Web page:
On his personal Facebook account, Democratic public relations professional Nate Dybvig has outed himself as Joe Forkeybolo, the conservative persona Dybvig used to promote his clients.
"Well, they've finally gone and done it," wrote Dybvig, who is currently an unpaid campaign spokesman for Brian Barnes Republican Rep. Erik Paulsen DFL opponent in Minnesota's 3rd Congressional District.
"MPR is about to do a story on how I am part of the long and storied political tradition of having an alter-ego on facebook. Joe Forkeybolo was created to entertain and was damn good at it. But if the MPR thinks it makes me unethical, then I guess rather than suffer their slings and arrows, I will just put Joe out to pasture. Farewell old friend."
Dybvig is referring to this story published Friday, Oct. 19 by MPR News.
It tells the strange story of Forkeybolo, who is Dybvig's conservative alter ego.
Forkeybolo is "tired of working half the year to pay for the lazy half of society to sit around and collect free handouts," according to the Facebook account, which was deactivated shortly after MPR contacted Dybvig about the fake identity.
Below is a screen shot of the account. The profile picture is a stock photo easily found on the web.
Dybvig used the Facebook account to criticize Republican Rep. Chip Cravaack and Tarryl Clark while he was working for Jeff Anderson, who was also seeking the DFL endorsement in the 8th Congressional District primary.
"Rep. Cravaack is being out-fundraised by Tarryble Clark. And he's weak on conservative issues. Do we need to start worrying about this race?" Dybvig wrote on the Forkeybolo Facebook page on May 15, 2012.
He also used the site to criticize gambling proposals meant to pay for the Vikings stadium. Dybvig has long worked for the Minnesota Indian Gaming Association, which opposed the proposals.
On the fake Forkeybolo Faceboook page, Forkeybolo vented to his conservative audience that Republicans were wrong on the Vikings deal.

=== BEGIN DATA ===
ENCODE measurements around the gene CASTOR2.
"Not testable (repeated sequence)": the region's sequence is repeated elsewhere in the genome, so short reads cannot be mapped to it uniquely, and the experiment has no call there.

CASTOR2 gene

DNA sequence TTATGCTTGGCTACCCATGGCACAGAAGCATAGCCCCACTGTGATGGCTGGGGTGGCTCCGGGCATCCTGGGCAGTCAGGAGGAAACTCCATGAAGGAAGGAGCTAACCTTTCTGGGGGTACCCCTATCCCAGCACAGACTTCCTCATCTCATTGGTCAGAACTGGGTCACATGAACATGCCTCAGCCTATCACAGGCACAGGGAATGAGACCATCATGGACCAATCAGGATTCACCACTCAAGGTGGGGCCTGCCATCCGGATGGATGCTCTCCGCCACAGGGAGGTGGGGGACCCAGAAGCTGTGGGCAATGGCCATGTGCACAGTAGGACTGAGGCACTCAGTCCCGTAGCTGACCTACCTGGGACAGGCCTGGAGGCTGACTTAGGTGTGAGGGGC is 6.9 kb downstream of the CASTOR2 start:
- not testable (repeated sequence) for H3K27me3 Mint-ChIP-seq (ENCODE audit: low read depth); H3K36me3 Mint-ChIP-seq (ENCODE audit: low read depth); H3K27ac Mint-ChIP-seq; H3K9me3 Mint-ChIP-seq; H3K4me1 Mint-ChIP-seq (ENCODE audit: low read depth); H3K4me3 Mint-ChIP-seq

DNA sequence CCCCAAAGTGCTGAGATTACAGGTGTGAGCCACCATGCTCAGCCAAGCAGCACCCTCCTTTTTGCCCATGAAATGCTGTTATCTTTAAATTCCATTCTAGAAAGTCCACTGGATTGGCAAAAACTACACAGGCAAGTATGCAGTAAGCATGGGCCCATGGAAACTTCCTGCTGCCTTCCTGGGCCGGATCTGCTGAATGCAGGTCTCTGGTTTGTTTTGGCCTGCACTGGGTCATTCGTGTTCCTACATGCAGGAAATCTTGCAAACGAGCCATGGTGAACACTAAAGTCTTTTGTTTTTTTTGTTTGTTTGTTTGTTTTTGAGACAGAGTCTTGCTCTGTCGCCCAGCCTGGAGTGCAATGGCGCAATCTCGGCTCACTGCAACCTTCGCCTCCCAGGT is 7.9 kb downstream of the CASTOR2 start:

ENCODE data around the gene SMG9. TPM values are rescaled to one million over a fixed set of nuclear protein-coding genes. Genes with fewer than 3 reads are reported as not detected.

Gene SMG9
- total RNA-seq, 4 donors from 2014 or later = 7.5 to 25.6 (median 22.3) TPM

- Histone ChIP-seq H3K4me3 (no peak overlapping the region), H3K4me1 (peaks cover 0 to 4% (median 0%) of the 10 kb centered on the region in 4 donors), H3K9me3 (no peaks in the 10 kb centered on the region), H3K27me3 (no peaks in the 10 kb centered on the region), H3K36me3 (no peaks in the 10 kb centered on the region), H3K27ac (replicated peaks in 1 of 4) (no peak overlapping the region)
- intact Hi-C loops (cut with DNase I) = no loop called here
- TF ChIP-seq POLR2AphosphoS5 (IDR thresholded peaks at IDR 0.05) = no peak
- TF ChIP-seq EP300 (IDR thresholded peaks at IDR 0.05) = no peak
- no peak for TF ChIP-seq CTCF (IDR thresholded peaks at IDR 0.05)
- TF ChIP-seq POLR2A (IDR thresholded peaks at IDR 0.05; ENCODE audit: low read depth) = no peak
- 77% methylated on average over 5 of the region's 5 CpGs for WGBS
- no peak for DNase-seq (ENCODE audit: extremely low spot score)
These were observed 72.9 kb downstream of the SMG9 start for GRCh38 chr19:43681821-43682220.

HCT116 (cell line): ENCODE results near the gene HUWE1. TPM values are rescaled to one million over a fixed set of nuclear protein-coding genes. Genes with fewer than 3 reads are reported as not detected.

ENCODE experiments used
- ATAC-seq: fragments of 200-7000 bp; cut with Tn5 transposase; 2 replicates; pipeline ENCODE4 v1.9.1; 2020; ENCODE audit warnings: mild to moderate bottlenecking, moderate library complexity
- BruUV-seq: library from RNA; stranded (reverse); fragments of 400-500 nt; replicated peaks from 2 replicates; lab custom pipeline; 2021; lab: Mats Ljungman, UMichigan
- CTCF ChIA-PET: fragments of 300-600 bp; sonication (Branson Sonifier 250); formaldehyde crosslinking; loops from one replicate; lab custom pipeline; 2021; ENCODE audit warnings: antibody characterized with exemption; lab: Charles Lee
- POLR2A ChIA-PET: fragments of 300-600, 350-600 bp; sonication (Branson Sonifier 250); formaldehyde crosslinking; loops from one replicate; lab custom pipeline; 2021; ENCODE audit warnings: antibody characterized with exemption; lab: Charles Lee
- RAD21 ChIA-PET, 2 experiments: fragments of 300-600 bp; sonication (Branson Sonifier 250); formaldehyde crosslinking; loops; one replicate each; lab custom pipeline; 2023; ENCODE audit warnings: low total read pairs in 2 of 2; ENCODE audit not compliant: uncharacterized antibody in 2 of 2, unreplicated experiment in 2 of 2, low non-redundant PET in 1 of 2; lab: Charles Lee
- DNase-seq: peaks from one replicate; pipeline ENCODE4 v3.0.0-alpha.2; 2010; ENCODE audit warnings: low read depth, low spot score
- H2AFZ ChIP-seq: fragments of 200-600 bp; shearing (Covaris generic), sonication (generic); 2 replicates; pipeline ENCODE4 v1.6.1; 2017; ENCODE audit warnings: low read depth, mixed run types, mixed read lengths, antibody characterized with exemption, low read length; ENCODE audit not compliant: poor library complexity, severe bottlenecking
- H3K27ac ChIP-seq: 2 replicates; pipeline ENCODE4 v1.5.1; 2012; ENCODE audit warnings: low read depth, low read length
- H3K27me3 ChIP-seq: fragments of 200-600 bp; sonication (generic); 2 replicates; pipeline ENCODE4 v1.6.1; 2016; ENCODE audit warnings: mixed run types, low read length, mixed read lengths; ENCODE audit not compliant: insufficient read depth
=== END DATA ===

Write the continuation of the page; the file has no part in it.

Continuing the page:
"While RINOS like [Senate Majority Leader David] Senjem and [Sen. Claire] Robling like gambling, the TRUE conservative wing of the party will not play along," he wrote on Jan. 9, 2012. "Add them to the bought and paid for democrats, and Racino has no chance this year."
Forkeybolo's name cropped up in the comments section of numerous stories regarding the gambling proposals as well.
Read more here.
What a joke and sad for the Anderson Barnes campaign to employ or have on people like this without ethics. Doesn't surprise me though with all of the dirty tricks from the Anderson campaign
I gotta go with a previous commenter on this one and react to this story this way: so what?
This guy made up a phony persona to manipulate people. This goes on--on the Web, on the Internet-- every day--some people are willing to use phony online personas to promote or discredit products or policies. (This case seems to be a variation of the old "sock puppet" game.)
This guy is a publicist and unpaid spokesman for a campaign, not a senior official. And I don't see where this guy used his online persona to threaten or defraud anyone--or practice "political dirty tricks" against the opposition campaign. If he did any of that, you'd have an important story--but he didn't, did he?
So why does this particular case rate *two* stories on MPR? Here's a far more important Minnesota story, reported in the St. Cloud Times--did MPR do this one?
"(During a radio interview Rep. Michele Bachmann) suggested Obama was complicit in a movement by Islamist groups to impose Shariah law worldwide. The interview with Janet Mefferd, a Dallas-based Christian broadcaster, came two days after Obama addressed the U.N. and two weeks after a U.S. ambassador and three other Americans were killed in an attack on the U.S. Consulate in Libya.
Citing the Libya attack and unrest in the Middle East, Bachmann said "riots and terrorism" were part of a plot to force Shariah law dominance over the U.S. Constitution. Obama, Bachmann said, "either doesn't know what's happening or he's playing along with what their goal is."
The St. Cloud Times ran that on October 13th. Unlike the subject of your two MPR stories here--Bachmann *is* an important Minnesota political player. She's also a national figure with national influence. And Bachmann's charge is very serious, a lot of Americans find it credible--she's telling America that the President of the United States may be party to a conspiracy to ditch the Constitution in favor of Sharia law.
MPR doesn't consider that newsworthy, but runs two stories about a minor figure's sock puppet?
I just searched the MPR site and can't find an MPR story about Bachmann's Sharia law conspiracy allegations against the President. Did MPR do a story about it? If not--why not? Are these "sock puppet" stories more important?
I'd like an answer to Mr. Prendergast's question, too. This "sock puppet" story was also repeated in Monday's Daily Digest, right at the top. Why is this story so important to MPR?
Ethics Joe E? Good for him for having a creative approach to his campaigning and political passion. Super entertaining, lighten up MPR.